When challenge or conditional pledge grants are awarded, specific requirements for the challenge are customized for your grant. The usual time period for meeting the challenge requirements is one year from the date of the grant award letter unless otherwise stated in the prescribed conditions listed in your grant award letter. Log in to the Grantee Portal to access your requirements.
Typically, you are asked to provide evidence of cash in hand or pledges. Applying monies taken from reserve funds is not considered to be raising new funds. One of the more frequently asked questions is: Can in-kind donations be counted as part of the match for the challenge? Please look at the prescribed conditions in your grant award letter as this, too, is customized based on the type of grant requested and the financial strength of your organization.
The intent of many challenge grants is to serve as a catalyst for your organization to mobilize and expand its current donor base. That said, we love in-kind donations because that helps our partners preserve cash for operations and reserves, and planned and unplanned contingencies. As we discuss in Before You Ask, it’s important to document “in-kind donations” to reflect a project’s true total costs. This becomes difficult when some over value the in-kind contribution, like labor, materials, furniture and fixtures. This is similar to the discussion we have about whether the cost or the charge is the real value.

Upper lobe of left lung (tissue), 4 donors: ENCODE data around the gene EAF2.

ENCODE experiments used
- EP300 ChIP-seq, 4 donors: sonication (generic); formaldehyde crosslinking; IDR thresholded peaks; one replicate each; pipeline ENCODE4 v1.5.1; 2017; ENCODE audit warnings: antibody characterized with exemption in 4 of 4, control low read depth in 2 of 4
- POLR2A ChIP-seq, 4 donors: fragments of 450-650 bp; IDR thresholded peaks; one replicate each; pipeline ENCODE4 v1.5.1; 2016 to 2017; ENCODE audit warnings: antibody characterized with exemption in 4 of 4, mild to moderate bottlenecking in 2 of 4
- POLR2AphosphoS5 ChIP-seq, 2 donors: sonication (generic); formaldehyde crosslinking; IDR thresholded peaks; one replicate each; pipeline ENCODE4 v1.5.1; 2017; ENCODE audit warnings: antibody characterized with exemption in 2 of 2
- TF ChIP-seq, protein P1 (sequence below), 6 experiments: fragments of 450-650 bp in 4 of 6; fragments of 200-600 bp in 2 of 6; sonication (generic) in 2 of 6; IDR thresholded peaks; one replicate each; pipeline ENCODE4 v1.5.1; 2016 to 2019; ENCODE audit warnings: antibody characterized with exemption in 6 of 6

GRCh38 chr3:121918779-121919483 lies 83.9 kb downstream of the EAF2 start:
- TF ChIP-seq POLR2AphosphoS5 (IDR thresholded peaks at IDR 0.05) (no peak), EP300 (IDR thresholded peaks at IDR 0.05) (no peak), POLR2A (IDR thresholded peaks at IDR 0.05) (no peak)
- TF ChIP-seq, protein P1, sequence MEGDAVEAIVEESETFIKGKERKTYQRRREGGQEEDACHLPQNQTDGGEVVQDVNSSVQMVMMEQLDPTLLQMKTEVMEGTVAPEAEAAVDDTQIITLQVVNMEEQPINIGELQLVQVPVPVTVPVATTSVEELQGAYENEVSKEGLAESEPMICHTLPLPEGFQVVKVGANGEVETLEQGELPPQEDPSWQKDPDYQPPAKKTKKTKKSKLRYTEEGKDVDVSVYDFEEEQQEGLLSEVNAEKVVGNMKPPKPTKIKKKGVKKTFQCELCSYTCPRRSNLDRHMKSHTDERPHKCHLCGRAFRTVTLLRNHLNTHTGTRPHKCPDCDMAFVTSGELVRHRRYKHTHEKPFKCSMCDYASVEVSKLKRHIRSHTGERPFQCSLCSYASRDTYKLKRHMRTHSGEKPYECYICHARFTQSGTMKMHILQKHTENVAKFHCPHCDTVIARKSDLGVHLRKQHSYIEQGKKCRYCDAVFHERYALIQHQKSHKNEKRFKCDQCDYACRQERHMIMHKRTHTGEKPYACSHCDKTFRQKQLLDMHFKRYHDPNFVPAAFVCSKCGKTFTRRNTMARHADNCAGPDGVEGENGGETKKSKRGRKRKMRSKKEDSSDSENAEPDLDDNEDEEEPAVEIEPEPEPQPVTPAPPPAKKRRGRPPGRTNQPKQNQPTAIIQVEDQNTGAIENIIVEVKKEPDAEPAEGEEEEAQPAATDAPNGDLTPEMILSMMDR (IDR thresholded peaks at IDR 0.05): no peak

Generally, we recommend that you document all your in-kind contributions by including donors’ written estimates of equivalent value (not to exceed market comparative values). We will consider that documentation after you and your team have made every honest effort to get the necessary cash and pledges to meet the requirements of the challenge grant. We don’t ask you to turn down good in-kind contributions; we ask you to seriously leverage the challenge.